Here's a guest post by Joe Quinn, who lost his brother and best friend in the 9/11 attacks, served a couple of tours in Iraq, and is now in Afghanistan.
By Joe Quinn
Best Defense guest columnist
Al Qaeda murdered my brother Jimmy nine years ago. Mohamed Atta and four other terrorists hijacked and crashed American Airlines Flight 11 into the 93rd through 99th floors of the north tower of the World Trade Center. My brother Jimmy worked on the 101st floor. Not a single remnant of my brother would be recovered.
My life came crashing down simultaneously with those towers. Images of my brother's demise relentlessly flickered in my head. Anger swelled inside of me, not because my brother died, but because of the thought that he was scared before he perished. I wanted revenge.
Due to my emotions (and engineering classes), I barely graduated West Point in the spring of 2002. After being commissioned as a 2nd Lieutenant in the Army, I had one goal: to go to Afghanistan.
In 2003, I requested to be sent to Afghanistan. The Army sent me to Iraq. In 2007, I requested to be sent to Afghanistan again. The Army sent me to Iraq again. After President Obama announced the Afghan "Surge" in December, I knew this was my opportunity. Nine years after my brother's death, I have finally accomplished my goal, as I am currently contributing to the fight here in Afghanistan.
I have recounted the last nine years of my life because my journey through these wars has been similar to yours. You were devastated by the events of 9/11. You wanted revenge, or at least some sort of justice, where you supported the invasion of Afghanistan. You were sidetracked by the Iraq War in 2003 and then again by the Iraq "Surge" in 2007. Nine years after 9/11, you are tired of war, but finally find your blood and treasure in Afghanistan.
My greatest fear is that we will lose the Afghan war because of the Iraq war. The American people are tired of war mostly due to the painful doldrums brought on by the Iraq campaign. Operation Iraqi Freedom (OIF) also siphoned resources and attention away from Afghanistan, allowing an insurgency to rise and for the U.S. to never fully realize a plan for winning. What is winning? Winning is achieving irreversible momentum towards a stable Afghanistan, free from Taliban control, which will never serve as a base for terrorism.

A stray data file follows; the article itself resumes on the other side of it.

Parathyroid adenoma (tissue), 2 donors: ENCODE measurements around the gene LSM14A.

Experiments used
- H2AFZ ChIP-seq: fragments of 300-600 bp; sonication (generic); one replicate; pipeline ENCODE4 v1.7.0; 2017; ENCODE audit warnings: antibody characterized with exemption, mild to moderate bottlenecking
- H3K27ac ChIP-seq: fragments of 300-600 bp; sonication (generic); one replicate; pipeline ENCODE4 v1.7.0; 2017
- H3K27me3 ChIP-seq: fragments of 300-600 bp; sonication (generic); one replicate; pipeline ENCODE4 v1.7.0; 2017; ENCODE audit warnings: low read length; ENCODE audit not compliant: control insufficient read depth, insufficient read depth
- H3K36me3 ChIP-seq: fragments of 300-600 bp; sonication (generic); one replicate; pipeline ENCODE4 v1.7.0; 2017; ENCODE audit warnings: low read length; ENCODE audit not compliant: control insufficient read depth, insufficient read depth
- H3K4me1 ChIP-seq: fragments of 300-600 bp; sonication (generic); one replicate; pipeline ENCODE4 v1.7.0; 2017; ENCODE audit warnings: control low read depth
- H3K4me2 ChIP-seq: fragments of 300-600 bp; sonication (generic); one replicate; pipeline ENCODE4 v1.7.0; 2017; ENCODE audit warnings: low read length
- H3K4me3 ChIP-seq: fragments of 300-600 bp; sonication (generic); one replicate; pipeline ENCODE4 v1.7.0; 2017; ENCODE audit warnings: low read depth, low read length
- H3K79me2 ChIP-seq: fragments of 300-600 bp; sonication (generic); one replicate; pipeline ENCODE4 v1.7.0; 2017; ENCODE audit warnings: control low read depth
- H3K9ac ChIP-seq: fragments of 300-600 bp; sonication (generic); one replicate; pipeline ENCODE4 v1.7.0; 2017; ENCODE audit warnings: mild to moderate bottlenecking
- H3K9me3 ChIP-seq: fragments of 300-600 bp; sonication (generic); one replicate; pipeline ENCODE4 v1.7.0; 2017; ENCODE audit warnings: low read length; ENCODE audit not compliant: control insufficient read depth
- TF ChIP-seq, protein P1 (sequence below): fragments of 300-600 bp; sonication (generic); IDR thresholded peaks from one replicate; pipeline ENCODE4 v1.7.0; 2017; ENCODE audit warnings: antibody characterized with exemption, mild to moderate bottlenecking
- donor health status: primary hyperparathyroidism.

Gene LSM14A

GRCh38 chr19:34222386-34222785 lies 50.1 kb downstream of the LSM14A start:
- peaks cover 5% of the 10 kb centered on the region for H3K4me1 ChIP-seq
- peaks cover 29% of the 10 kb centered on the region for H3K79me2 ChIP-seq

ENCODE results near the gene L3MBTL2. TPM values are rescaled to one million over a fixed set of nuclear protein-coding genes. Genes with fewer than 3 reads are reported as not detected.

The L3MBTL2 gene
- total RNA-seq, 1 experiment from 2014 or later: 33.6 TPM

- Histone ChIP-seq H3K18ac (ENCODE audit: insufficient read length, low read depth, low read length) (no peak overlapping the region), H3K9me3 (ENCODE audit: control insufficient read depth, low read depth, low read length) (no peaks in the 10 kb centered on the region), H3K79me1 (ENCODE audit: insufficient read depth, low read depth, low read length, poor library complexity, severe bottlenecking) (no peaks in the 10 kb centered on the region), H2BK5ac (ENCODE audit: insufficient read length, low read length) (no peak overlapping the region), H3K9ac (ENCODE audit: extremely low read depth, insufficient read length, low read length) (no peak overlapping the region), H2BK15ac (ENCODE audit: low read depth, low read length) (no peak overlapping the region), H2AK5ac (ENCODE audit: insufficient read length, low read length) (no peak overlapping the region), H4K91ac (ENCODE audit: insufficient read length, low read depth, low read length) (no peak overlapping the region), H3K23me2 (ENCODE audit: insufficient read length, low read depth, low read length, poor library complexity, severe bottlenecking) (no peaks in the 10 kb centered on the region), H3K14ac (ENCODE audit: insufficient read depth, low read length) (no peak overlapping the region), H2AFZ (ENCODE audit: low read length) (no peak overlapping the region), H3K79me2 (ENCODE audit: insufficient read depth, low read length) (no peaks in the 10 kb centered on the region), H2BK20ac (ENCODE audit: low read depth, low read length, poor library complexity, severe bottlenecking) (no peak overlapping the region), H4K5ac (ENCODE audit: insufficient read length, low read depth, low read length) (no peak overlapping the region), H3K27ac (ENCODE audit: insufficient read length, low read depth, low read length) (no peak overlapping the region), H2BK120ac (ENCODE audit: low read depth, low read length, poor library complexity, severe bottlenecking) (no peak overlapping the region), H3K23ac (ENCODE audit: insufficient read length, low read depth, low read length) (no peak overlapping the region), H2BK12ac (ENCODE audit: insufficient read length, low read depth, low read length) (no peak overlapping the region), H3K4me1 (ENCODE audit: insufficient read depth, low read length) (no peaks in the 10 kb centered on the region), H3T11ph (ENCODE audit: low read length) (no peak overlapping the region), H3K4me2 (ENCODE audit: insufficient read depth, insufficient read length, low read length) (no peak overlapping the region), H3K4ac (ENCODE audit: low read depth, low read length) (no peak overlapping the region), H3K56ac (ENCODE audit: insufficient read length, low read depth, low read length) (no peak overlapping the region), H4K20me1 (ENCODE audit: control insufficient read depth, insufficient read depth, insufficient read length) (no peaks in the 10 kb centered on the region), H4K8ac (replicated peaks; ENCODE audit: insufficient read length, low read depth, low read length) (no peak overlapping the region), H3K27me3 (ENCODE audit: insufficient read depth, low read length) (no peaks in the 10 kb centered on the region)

After nine years of neglecting the Afghan war, we finally have a plan for winning, with the right resources, the right leadership and the right programs. At the end of August, the last of the 30,000 additional U.S. troops are finally in place. Undoubtedly, these additional troops will clear and hold large swaths of Taliban strongholds.
In General Petraeus, we also have the right leadership to orchestrate the Afghan war. Saying that General Petraeus will not make a difference in Afghanistan is like saying Michael Jordan would not make a difference in Chicago after coming out of retirement in 1994. Eventually the team will improve.
The right programs in Afghanistan have only just begun. General Petraeus made an immediate impact by partnering with President Karzai to begin the Afghan Local Police (ALP) program that will leverage local Afghans to provide village-level security. The Afghan Peace and Reintegration Program (APRP) is another concept that has just been ratified, where the effects of the program will only truly be felt in the months ahead. The right resources, leadership and programs in Afghanistan have just begun. Winning the Afghan war has just begun.
So after nine years, why are we still in Afghanistan? For me it's still simple. The men that killed my brother on 9/11 were five of 20,000 terrorists trained by Al Qaeda in a Taliban-ruled Afghanistan. The Taliban's return to power in Afghanistan will only embolden Al Qaeda even more to perpetrate terrorist attacks like on 9/11. It's easy to forget the connection between Afghanistan and 9/11 after all this time. For me, it's impossible to forget. Perhaps remembering is the luxury of my family's tragedy.
In the end, I do not want revenge anymore. The truth is that the perpetrators that murdered my brother died that same day. I now have a new goal: to leave Afghanistan. To leave Afghanistan as a stable country, free from Taliban control, which will never serve as a base for terrorism.Joe Quinn currently works in Afghanistan as a Counterinsurgency Advisor for the International Security Assistance Force's (ISAF's) Counterinsurgency Assistance and Advisory Team (CAAT). He graduated in May from Harvard's Kennedy School of Government.
Thomas E. Ricks covered the U.S. military for the Washington Post from 2000 through 2008.